Washington: Noting that India`s stakes in
Afghanistan are multi-faceted, a think-tank of Indian policy
professionals in the US Wednesday sought a new policy by it on the
"India needs an independent, long-term policy towards
Afghanistan driven by pro-active initiatives," says the
report- "India`s strategy in Afghanistan: A Farewell to
Dilemmas" released by The India Research Group, a think-tank
of Indian policy professionals.
The report which has been drafted by a task-force of
Indian development professionals and academics who have worked
extensively in Afghanistan was informed by insights from
veteran Indian experts on Afghanistan.
"India`s stakes in Afghanistan are multi-faceted and
India`s policies there will affect the way other countries
perceive India", says Raja Karthikeya, one of the lead authors
of the report, who is based in Washington.
The report says that India enjoys tremendous soft
power in Afghanistan but the challenge lies in converting that
soft power into influence.
Also, Pashtuns in Afghanistan feel alienated by
India, and the report recommends a series of measures to
address this perception.
The report argues that while there are no "good" or
"bad" Taliban, the Taliban are not a monolithic political
entity and that hence, India should differentiate its approach
towards various groups that constitute the Taliban in
different regions of Afghanistan.
Broadly, in pushing for an Afghan rather than an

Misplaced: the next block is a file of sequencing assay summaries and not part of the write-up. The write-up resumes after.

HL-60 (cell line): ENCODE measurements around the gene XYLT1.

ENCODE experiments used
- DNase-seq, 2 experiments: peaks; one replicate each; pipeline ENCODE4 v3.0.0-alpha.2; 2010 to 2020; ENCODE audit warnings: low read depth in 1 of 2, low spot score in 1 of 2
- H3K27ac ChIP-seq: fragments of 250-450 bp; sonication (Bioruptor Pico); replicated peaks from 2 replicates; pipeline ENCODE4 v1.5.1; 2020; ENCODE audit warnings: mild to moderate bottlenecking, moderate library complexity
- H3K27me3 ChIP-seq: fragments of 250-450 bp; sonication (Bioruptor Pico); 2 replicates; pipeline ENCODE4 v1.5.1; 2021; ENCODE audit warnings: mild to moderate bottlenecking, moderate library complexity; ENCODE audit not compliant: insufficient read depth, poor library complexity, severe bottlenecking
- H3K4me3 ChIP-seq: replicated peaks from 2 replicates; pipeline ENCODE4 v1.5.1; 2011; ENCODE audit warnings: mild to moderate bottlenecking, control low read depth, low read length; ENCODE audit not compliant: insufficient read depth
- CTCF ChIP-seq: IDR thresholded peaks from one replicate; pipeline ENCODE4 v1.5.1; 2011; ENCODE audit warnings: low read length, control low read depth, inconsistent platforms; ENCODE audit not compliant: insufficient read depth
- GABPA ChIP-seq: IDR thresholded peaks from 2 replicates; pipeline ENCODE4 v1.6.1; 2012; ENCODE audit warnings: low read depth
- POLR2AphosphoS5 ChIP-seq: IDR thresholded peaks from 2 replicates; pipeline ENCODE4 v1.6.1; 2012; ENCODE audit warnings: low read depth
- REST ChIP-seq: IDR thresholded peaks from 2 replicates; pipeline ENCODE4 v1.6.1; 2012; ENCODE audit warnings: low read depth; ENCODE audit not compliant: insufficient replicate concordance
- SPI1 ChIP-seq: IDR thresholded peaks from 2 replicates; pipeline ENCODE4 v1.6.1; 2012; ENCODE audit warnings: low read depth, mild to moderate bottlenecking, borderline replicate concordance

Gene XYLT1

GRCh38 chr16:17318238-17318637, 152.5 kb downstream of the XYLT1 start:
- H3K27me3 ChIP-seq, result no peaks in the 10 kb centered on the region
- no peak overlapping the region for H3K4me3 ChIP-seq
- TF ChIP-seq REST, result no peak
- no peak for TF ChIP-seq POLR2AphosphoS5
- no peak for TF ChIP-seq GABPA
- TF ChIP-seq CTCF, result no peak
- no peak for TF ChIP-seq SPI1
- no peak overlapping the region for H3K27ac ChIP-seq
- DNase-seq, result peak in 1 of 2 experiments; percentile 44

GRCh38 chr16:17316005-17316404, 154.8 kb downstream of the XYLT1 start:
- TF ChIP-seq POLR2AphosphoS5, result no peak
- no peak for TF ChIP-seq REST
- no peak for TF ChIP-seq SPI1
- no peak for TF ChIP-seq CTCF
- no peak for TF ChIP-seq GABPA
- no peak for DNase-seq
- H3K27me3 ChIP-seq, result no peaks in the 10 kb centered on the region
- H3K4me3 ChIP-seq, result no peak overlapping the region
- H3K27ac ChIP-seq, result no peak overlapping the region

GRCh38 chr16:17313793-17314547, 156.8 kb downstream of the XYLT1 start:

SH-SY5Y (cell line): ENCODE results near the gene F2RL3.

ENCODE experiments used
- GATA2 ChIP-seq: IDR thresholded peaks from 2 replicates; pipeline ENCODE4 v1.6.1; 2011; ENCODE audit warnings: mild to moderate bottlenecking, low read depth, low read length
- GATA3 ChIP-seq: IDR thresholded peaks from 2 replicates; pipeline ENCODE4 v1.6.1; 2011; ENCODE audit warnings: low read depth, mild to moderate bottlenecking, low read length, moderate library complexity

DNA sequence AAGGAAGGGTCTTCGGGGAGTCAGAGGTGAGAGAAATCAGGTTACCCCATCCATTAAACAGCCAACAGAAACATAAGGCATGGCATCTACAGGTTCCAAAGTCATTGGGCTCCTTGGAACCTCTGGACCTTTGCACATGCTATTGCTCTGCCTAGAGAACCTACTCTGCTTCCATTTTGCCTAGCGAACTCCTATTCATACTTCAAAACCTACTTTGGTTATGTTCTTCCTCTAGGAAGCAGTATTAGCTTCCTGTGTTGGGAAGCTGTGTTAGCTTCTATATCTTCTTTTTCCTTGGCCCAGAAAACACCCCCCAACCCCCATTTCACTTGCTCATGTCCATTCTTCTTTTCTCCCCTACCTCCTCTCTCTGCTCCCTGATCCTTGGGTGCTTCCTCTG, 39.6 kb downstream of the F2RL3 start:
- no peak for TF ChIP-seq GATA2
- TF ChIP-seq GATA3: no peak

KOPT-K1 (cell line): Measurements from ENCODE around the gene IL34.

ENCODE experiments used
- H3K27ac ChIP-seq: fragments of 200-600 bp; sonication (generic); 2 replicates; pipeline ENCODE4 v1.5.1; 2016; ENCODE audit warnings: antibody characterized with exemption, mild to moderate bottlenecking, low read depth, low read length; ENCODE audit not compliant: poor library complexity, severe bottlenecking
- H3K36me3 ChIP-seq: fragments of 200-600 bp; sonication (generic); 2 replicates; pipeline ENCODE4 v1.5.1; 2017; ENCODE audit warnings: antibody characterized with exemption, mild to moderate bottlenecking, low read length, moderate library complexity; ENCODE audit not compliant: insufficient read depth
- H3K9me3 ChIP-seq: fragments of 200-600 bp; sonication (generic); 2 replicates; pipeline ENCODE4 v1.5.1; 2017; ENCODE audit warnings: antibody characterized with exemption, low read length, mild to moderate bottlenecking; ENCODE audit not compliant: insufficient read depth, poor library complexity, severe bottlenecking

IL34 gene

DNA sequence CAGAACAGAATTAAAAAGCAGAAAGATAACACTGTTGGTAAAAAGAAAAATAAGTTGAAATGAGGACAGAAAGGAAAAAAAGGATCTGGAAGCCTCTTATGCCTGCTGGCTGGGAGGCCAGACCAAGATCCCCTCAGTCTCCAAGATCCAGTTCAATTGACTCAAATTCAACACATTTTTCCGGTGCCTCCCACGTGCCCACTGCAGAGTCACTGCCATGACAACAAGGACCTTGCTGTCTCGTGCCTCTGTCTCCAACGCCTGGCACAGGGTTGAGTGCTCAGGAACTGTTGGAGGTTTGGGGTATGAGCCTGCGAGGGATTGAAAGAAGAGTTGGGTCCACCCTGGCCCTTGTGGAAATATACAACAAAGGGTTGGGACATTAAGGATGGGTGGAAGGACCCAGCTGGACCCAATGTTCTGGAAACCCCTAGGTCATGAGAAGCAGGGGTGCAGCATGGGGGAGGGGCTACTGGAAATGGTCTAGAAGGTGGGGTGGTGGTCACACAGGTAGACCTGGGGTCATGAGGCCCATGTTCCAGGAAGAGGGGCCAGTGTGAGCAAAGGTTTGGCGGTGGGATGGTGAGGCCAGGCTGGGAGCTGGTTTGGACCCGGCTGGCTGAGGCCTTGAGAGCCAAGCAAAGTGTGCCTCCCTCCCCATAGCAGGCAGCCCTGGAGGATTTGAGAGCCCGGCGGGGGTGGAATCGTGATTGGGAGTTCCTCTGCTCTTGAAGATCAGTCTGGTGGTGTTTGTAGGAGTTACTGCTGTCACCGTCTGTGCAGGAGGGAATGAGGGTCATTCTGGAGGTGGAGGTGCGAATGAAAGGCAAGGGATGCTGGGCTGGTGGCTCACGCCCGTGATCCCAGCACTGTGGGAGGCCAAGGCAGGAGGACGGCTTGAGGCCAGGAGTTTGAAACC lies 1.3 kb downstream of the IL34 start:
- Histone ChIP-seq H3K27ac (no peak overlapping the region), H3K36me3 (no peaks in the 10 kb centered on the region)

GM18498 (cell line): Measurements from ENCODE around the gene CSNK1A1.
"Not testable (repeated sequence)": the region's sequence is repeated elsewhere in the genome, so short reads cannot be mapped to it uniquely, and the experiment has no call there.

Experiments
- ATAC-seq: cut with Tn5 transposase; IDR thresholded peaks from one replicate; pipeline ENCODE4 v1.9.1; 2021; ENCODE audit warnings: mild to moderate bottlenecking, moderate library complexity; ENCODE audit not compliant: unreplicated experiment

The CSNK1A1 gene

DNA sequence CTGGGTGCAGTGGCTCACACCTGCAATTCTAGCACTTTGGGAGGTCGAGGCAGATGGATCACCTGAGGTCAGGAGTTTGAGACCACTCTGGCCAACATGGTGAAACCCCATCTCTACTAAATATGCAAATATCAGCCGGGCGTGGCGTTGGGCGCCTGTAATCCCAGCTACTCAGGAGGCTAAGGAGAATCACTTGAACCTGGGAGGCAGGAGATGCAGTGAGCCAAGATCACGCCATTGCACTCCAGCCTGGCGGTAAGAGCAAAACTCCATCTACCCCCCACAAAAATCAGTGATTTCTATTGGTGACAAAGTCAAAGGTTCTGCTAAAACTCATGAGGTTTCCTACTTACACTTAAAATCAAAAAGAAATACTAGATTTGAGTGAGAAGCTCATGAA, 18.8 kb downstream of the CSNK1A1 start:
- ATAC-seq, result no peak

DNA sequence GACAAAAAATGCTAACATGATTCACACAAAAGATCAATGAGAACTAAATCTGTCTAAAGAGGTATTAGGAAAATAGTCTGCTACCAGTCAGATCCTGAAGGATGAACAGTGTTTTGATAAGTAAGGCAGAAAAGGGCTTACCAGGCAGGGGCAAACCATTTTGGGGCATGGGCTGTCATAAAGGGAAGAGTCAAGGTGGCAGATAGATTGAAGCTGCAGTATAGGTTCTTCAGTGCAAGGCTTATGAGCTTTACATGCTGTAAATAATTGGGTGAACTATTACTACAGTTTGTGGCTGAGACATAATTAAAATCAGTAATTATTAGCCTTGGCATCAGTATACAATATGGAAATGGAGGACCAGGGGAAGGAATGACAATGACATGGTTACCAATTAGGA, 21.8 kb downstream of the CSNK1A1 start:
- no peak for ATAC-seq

externally mediated solution to the conflict, India should
back the Karzai government`s Reconciliation efforts with the
Taliban, it says.
The report suggests India`s approach towards various
regional powers on Afghanistan.
India should convene a forum for dialogue between
multilateral political and military entities - NATO, SCO and
SAARC on Afghanistan to reduce duplication of reconstruction
"India`s policy in Afghanistan should neither be
predicated on Pakistan nor should Afghanistan be on the agenda
of any dialogue with Pakistan.
At the same time, India should encourage Afghanistan
and Pakistan to settle the Durand Line dispute", said Mohsin
Khan, another lead author of the report.
The report recommends that India should view
Afghanistan as a collection of regions rather than a
collection of ethnicities and develop a different policy for
each region of that country.
India should engage with provincial level leaders on
all sides of the war and India should diversify focus into
small-scale construction projects, as per the demands of the
local communities, including places for worship.
In order to benefit the entire Afghan population,
India should engage in developmental projects in
Taliban-controlled areas as well, the report recommends.
Noting that India`s most immediate priority is to
secure its citizens in Afghanistan, the report suggests that
India`s stakes in Afghanistan need to be better communicated
to the Indian public so that even in the face of a terrorist
attack such as the attacks in February in Kabul, public
support for India`s commitments to Afghanistan remains
India should also help the Afghan Army constitute
special warfare teams in key battalions on the lines of
`ghatak platoons` of the Indian Army, it recommends.
"Public diplomacy initiatives need to be stepped up.
These include training for Afghan sportsmen including
cricketers in India, a sustained medical diplomacy initiative
involving Afghan-run clinics with medical personnel trained in
India and quotas in Indian engineering colleges for Afghan,"
the report said.